No, this is not part of the script for ‘Mork & Mindy’, but the word of the day, yesterday, from the Oxford English Dictionary.
Wednesday 25th January.
I had a higher mood today even though I had quite a few activities to perform that can cause great anxiety; annual hypertension review with the nurse at my GP surgery, shopping list, chores, getting washed & dressed, actually going out to the shop to buy the stuff myself and a Burn’s Night supper to cook. I am pleased to say that, with help from DH in the kitchen, I actually managed to do everything and was feeling tired but a little happy afterwards rather than downright exhausted! DS came for the supper and spent the evening with us….bliss :)
You might be still wondering why the title of my post is ‘neep’, then, again, maybe you couldn’t care less, but I’m going to tell you anyway! Here’s the definition from my inbox;

neep, n.
Pronunciation: Brit. /niːp/, U.S. /nip/, Sc. /nip/
Forms: eOE naep, OE–eME næp, OE non-West Saxon–16 18 (19– Eng. regional (north.)) nep, eME nap, ME–15 neppe, ME–16 nepe, ME– neep, 15 neape, 16 nippe, 19– nepe Eng. regional, 19– nip Eng. regional (Suffolk), 19– nype Welsh English (north.); Sc. pre-17 nep, pre-17 nepe, pre-17 nipe, pre-17 17–18 nip, pre-17 17– neep, pre-17 17– neip, 18– neap; Irish English 18 neape Wexford, 18– neap, 19– neep.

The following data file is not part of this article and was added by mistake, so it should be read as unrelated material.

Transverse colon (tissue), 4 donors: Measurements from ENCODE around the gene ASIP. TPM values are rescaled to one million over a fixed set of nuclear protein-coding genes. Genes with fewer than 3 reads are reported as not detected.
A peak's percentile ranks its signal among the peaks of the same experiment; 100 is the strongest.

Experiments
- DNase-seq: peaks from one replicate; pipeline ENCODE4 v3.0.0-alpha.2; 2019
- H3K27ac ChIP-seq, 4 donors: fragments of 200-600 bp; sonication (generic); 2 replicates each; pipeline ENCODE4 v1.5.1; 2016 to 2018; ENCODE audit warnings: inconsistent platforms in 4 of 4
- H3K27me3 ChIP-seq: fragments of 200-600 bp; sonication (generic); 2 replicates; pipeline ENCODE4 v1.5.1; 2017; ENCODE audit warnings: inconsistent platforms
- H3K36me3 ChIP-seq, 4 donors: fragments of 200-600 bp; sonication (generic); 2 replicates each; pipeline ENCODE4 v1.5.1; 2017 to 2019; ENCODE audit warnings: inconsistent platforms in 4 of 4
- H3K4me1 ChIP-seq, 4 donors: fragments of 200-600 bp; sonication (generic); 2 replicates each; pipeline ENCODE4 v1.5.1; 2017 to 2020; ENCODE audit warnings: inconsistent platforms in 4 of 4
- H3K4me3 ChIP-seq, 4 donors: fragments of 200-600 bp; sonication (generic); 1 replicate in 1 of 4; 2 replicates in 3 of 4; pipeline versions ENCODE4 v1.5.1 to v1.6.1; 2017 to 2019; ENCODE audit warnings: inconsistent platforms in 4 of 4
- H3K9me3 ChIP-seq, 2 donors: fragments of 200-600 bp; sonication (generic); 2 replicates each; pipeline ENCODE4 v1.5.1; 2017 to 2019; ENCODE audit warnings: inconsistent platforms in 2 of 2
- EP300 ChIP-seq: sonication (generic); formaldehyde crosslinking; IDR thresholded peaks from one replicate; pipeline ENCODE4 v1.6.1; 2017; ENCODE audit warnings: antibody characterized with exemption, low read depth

Etymology: < classical Latin nāpus nape n.3

Old Icelandic næpa, Norwegian nepeare probably < Old English
In quot. 1791 at sense 1b perhaps shortened < parsnip n.
Now regional (chiefly Sc.).


a. A turnip; (also, in later Sc.use) a swede. Also: a turnip plant or swede plant.

In Old English, perh. also applied to rape, Brassica napus.
The usual name in all Scottish dialects and current in Ulster and Northumberland, it is also recorded by Eng. Dial. Dict. (1903) in Cornwall, Suffolk, Hertfordshire, Herefordshire, north Wales, and Leinster.
b. Sc. and Irish English (south.). A parsnip. Cf. mype n.
2. More fully wild neep. Any of several wild plants used medicinally; spec. white bryony, Bryonia dioica. Obs
3. Sc. A watch; spec.a watch in a case, a turnip watch.Sc. National Dict.(1965) records the sense in general Scottish use in 1963.

Our menu for the supper was;-
Cock a’ leekie soup & roll.
Haggis, neeps & tatties (potatoes- I mash them)
Tipsy Laird
Toast to the haggis; whisky.
If you love words and meanings, then why not subscibe to the OED online to widen your vocabulary and sometimes have some fun too.

Author: irenefitz

Retired teacher and silver surfer. x

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